Products that undergo redesign and retailers that overhaul their Web sites or stores risk "break[ing] the habits" of their usual customers, he says, because what they used to do on auto-pilot is now unfamiliar -- and that makes switching to the competition an easier proposition.
Gap Inc. is currently engaged in that balancing act, with radical redesigns transforming their stores into sleeker, more intimate spaces. Renovations are underway in Toronto, Edmonton, Ottawa, Winnipeg, Victoria and Red Deer, with the rest of the chain's 157 Canadian locations to follow.

Tara Wickwire, senior manager public relations, says the aim is "innovating and changing to the point where it's new and interesting for customers, yet there's a strain of familiarity."

Ultimately, consumers are creatures of habit. How can you use this to get people back to your store and prevent them from going to your competitor?

Source: Shannon Proudfoot, CanWest News Service

Friday, June 08, 2007

Quit Complaining

While standing in line to pay for a purchase at a local store today, I overheard the sales associate complain about the temperature in the store to a customer. She was lamenting the fact that the air conditioning did not seem to be working although a few days earlier it had been.

In a newspaper article this past week, a retail employee complained about the type of customers he had to deal with and suggested that people be more understanding of a retailer's problems such as inventory issues and being short-staffed.

Several months ago I listened to two employees complain about their schedule directly in front of me.

Give it a rest already!!

As a consumer, I don't care about your problems or issues; I have enough of my own to deal with. And quite frankly, this type of behaviour only fuels my desire to shop at one of your competitors.

I suggest that you--the retail owner or employee--recognize the negative impact conversations like this have on your business. Unfortunately, in my career as a retail consultant and trainer, I have discovered that many owners and managers are the root cause of this type of employee behaviour. are a few ideas to consider...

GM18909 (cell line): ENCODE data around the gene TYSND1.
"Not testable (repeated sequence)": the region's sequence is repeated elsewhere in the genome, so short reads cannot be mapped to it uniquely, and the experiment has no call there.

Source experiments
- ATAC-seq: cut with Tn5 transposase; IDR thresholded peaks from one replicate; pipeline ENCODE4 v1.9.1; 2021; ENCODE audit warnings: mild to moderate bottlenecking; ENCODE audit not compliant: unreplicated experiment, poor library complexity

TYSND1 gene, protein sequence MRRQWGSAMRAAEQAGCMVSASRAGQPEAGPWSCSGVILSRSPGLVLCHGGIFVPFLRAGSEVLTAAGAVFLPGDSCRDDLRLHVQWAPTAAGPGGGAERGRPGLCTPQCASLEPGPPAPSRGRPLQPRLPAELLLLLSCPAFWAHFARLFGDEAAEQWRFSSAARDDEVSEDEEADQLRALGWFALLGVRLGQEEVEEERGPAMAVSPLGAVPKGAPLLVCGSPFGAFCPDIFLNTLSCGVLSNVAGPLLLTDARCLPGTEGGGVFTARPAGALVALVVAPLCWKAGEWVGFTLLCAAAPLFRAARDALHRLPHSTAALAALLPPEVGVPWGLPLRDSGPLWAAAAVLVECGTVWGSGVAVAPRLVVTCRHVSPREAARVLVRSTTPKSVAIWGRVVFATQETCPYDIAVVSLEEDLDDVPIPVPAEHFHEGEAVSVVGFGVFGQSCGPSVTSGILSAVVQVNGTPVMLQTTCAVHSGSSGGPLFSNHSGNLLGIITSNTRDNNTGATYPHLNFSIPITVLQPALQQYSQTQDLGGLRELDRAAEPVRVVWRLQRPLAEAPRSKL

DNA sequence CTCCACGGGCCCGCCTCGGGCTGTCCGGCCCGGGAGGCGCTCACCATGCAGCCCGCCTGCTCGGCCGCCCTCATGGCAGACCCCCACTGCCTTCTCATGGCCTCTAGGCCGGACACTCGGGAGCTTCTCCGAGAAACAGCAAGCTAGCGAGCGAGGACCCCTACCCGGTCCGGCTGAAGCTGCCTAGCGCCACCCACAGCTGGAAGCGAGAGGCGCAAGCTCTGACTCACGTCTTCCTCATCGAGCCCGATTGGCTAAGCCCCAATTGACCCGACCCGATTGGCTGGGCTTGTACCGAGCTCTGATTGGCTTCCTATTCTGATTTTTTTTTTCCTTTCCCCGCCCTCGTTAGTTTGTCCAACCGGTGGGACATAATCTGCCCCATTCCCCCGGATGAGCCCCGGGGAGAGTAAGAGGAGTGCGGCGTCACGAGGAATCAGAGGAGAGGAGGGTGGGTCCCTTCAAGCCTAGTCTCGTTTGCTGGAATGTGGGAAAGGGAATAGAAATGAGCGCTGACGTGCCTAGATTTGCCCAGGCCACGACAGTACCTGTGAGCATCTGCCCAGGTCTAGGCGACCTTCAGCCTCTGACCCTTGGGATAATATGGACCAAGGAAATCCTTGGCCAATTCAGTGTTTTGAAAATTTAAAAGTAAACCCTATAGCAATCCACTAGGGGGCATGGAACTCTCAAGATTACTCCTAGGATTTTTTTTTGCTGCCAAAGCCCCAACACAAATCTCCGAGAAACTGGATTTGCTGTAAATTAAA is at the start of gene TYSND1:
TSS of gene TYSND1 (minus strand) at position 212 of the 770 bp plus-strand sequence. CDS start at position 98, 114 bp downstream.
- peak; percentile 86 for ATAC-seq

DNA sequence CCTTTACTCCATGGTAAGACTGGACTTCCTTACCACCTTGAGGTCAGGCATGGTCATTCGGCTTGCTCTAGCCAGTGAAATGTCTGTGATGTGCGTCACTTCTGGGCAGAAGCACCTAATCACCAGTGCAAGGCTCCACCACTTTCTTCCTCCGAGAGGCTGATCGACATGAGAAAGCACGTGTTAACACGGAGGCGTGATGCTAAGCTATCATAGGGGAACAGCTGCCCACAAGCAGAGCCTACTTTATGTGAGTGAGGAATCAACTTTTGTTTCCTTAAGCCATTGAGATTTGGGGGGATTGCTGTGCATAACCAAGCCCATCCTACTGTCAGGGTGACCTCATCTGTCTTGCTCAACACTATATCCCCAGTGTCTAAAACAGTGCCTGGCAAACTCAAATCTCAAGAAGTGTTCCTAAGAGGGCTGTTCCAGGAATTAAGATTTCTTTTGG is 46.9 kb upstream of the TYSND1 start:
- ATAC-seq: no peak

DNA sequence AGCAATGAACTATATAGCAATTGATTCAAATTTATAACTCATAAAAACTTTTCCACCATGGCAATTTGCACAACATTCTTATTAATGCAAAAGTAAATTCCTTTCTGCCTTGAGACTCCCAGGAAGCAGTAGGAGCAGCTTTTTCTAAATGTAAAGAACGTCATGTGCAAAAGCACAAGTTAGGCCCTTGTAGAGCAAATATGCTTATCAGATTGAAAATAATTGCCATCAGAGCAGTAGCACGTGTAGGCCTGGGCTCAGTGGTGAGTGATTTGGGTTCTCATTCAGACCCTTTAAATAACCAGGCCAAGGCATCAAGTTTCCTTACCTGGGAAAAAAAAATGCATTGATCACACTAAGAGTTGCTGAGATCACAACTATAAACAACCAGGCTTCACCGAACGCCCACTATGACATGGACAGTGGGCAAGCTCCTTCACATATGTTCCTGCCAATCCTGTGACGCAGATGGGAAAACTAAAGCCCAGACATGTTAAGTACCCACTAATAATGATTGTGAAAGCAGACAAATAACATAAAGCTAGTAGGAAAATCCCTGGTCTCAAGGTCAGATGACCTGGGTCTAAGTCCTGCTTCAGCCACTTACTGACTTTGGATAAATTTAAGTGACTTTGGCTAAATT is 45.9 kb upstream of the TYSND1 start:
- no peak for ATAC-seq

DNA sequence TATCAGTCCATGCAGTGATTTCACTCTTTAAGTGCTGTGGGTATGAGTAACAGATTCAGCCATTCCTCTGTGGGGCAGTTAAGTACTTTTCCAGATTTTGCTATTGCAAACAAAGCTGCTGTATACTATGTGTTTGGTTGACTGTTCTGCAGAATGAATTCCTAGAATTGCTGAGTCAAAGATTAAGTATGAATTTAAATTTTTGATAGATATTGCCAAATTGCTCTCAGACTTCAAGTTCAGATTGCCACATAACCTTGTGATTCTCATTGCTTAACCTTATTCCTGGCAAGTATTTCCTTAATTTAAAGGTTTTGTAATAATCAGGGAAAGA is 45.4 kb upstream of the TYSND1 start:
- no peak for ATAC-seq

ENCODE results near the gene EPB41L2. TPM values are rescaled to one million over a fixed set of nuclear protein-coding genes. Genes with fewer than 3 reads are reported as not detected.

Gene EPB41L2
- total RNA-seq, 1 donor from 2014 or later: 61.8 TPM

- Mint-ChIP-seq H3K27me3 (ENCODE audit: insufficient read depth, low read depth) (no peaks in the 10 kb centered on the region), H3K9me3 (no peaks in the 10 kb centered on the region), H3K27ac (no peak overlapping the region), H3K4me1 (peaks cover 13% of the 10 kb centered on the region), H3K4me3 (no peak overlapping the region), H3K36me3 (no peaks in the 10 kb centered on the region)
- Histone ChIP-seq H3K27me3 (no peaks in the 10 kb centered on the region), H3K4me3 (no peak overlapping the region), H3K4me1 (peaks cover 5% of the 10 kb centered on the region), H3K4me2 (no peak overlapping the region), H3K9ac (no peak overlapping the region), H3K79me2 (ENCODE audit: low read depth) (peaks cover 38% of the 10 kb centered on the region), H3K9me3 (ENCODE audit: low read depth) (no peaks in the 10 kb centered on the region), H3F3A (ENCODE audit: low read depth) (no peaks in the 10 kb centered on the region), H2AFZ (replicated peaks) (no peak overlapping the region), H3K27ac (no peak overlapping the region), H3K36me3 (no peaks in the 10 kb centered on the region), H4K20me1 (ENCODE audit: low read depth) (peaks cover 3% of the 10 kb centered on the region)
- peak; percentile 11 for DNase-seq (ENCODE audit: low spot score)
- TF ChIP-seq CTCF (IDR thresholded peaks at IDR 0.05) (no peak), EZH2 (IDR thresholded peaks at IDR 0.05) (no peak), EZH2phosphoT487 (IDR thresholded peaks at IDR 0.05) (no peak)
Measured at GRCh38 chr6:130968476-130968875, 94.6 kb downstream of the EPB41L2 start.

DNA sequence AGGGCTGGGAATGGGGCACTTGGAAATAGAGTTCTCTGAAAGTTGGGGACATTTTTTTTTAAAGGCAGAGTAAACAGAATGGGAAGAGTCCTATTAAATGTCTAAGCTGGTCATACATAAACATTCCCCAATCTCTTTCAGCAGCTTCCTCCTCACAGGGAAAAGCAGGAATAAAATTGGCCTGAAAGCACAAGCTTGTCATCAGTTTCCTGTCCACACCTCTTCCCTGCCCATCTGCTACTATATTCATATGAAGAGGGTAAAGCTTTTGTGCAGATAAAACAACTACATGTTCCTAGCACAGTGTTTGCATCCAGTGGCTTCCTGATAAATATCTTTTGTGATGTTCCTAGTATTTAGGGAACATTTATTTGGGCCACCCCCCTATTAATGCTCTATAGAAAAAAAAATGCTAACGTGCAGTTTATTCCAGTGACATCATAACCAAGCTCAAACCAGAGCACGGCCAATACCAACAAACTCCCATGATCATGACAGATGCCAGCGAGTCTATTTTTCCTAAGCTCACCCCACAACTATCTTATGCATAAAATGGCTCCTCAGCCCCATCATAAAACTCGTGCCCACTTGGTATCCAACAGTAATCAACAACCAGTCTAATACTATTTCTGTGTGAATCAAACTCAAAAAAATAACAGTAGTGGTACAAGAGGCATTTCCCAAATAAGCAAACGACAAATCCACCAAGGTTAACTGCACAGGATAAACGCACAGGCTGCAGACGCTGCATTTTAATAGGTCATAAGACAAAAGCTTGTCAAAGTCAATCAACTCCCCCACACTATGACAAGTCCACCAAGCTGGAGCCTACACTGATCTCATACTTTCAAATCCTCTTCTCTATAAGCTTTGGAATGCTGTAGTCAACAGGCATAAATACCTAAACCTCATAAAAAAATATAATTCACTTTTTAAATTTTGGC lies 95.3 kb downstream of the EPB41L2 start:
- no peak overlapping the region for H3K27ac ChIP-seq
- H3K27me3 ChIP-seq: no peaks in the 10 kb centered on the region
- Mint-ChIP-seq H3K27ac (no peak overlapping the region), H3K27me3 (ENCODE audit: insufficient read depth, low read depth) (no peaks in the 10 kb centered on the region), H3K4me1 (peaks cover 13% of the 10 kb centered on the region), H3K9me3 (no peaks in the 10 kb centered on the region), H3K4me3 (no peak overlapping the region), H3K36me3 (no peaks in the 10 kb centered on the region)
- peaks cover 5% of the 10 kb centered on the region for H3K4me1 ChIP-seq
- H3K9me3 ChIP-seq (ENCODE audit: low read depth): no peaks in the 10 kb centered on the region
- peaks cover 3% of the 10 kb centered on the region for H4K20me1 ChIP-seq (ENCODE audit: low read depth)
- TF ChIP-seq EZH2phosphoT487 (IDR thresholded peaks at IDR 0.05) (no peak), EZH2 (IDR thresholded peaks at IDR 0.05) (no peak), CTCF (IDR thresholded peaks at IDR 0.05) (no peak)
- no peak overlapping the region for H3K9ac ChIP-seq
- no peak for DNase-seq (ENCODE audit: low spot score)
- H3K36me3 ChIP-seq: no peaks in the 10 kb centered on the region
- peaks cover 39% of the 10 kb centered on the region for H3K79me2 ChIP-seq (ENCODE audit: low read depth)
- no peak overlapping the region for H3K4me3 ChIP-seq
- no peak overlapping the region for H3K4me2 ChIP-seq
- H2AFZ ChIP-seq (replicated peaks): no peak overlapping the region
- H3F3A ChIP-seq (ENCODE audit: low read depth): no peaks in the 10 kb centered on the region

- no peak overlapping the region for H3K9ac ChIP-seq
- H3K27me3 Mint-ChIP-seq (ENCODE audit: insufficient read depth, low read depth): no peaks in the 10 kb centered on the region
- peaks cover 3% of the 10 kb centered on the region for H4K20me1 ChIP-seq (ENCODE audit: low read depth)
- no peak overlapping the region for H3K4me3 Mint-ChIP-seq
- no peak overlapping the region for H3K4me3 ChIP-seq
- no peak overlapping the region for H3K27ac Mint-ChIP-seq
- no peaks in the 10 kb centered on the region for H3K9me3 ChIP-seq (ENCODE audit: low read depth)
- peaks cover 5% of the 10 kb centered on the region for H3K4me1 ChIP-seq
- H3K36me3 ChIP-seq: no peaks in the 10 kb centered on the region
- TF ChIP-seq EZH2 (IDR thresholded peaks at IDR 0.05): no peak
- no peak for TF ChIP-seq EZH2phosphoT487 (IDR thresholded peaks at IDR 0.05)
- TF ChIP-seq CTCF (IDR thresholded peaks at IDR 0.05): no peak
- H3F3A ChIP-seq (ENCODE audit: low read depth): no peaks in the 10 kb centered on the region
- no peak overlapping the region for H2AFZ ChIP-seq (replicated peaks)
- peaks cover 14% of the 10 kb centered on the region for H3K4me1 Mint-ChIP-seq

1. Teach your team to maintain a positive demeanor at all times. This is easier said than done but it can have a tremendous impact. Have them visit other stores in your local trading area and observe the staff in those stores. Get them to share their observations and brainstorm ideas how they can avoid leaving a negative impression with your customers.

2. Hire the right staff. Let's face it...hiring great retail staff is challenging at the best of times. However, too many retail managers and owners hire a warm body simply to fill a time slot on a schedule. Unfortunately, this means that they often end up with the wrong person. Hire for attitude and personality rather than job experience and many of your problems will disappear.

3. Lead by example. This is, by far, the most essential ingredient. If you fail to maintain a positive behaviour, your staff certainly won't either. I can venture into almost any type of retail store and tell you--within 5 minutes--what the management team is like simply by watching how the staff behave. Remember, your actions speak louder than words.

I know that running a retail operation is no easy task. I also know that a multitude of problems can crop up at any given moment. However, complaining in front or, or to, your customers, serves no purpose.


Friday, June 01, 2007

Stand Out With Service

A recent article I read (I don't recall where I saw it) stated that many customers now expect less-than-great service when they shop. The first thought that jumped into my mind was the incredible opportunity this gives the smart retailer.

If your competition provides average service, you have the opportunity to increase your marketshare simply by improving your service. But what does this entail? Or, how do you define good or great service?

Certainly service is a personal issue and what is important to one customer barely matters to someone else. However, I believe there are two key ingredients that almost everyone looks for.

1. Friendly & helpful staff. This means employees who smile at customers. Sales associates who have a positive demeanor. Employees who possess a genuine interest in other people. Teach your employees to be proactive in helping customers rather than waiting for your customers to take the initiative.

2. Quick resolutions to problems. The majority of retail sales associates seem bound and determined to make excuses for problems instead of correcting them quickly. Customers don't care about your policies, problems, or internal issues. They want their concern or problem fixed--fast and without hassle.

I know this sounds like common sense. However, if you visit your competition I will bet that many of them simply fail to execute. Which means you can stand out from them by making sure that you do.